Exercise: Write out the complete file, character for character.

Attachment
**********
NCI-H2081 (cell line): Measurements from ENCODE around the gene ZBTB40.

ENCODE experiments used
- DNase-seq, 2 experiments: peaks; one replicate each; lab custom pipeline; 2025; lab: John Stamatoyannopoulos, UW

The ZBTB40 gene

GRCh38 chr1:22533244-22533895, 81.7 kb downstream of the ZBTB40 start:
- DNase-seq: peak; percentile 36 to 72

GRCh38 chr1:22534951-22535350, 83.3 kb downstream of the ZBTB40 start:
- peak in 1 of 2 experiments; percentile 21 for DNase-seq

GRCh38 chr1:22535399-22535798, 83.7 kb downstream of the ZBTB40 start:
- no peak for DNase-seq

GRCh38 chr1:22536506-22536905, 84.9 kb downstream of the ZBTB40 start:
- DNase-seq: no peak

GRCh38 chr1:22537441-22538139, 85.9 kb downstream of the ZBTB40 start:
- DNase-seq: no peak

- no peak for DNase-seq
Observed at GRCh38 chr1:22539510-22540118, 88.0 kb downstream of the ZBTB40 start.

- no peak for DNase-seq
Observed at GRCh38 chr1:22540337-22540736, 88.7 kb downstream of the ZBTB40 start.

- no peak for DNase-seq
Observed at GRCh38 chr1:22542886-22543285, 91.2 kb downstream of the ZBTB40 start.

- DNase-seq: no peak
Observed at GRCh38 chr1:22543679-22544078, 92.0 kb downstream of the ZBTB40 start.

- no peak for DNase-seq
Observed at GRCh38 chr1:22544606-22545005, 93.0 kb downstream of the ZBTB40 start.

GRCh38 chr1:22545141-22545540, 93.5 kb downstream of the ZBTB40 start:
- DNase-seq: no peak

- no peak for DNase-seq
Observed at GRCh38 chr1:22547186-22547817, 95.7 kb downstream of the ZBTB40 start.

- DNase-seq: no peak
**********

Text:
NCI-H2081 (cell line): Measurements from ENCODE around the gene ZBTB40.

ENCODE experiments used
- DNase-seq, 2 experiments: peaks; one replicate each; lab custom pipeline; 2025; lab: John Stamatoyannopoulos, UW

The ZBTB40 gene

GRCh38 chr1:22533244-22533895, 81.7 kb downstream of the ZBTB40 start:
- DNase-seq: peak; percentile 36 to 72

GRCh38 chr1:22534951-22535350, 83.3 kb downstream of the ZBTB40 start:
- peak in 1 of 2 experiments; percentile 21 for DNase-seq

GRCh38 chr1:22535399-22535798, 83.7 kb downstream of the ZBTB40 start:
- no peak for DNase-seq

GRCh38 chr1:22536506-22536905, 84.9 kb downstream of the ZBTB40 start:
- DNase-seq: no peak

GRCh38 chr1:22537441-22538139, 85.9 kb downstream of the ZBTB40 start:
- DNase-seq: no peak

- no peak for DNase-seq
Observed at GRCh38 chr1:22539510-22540118, 88.0 kb downstream of the ZBTB40 start.

- no peak for DNase-seq
Observed at GRCh38 chr1:22540337-22540736, 88.7 kb downstream of the ZBTB40 start.

- no peak for DNase-seq
Observed at GRCh38 chr1:22542886-22543285, 91.2 kb downstream of the ZBTB40 start.

- DNase-seq: no peak
Observed at GRCh38 chr1:22543679-22544078, 92.0 kb downstream of the ZBTB40 start.

- no peak for DNase-seq
Observed at GRCh38 chr1:22544606-22545005, 93.0 kb downstream of the ZBTB40 start.

GRCh38 chr1:22545141-22545540, 93.5 kb downstream of the ZBTB40 start:
- DNase-seq: no peak

- no peak for DNase-seq
Observed at GRCh38 chr1:22547186-22547817, 95.7 kb downstream of the ZBTB40 start.

- DNase-seq: no peak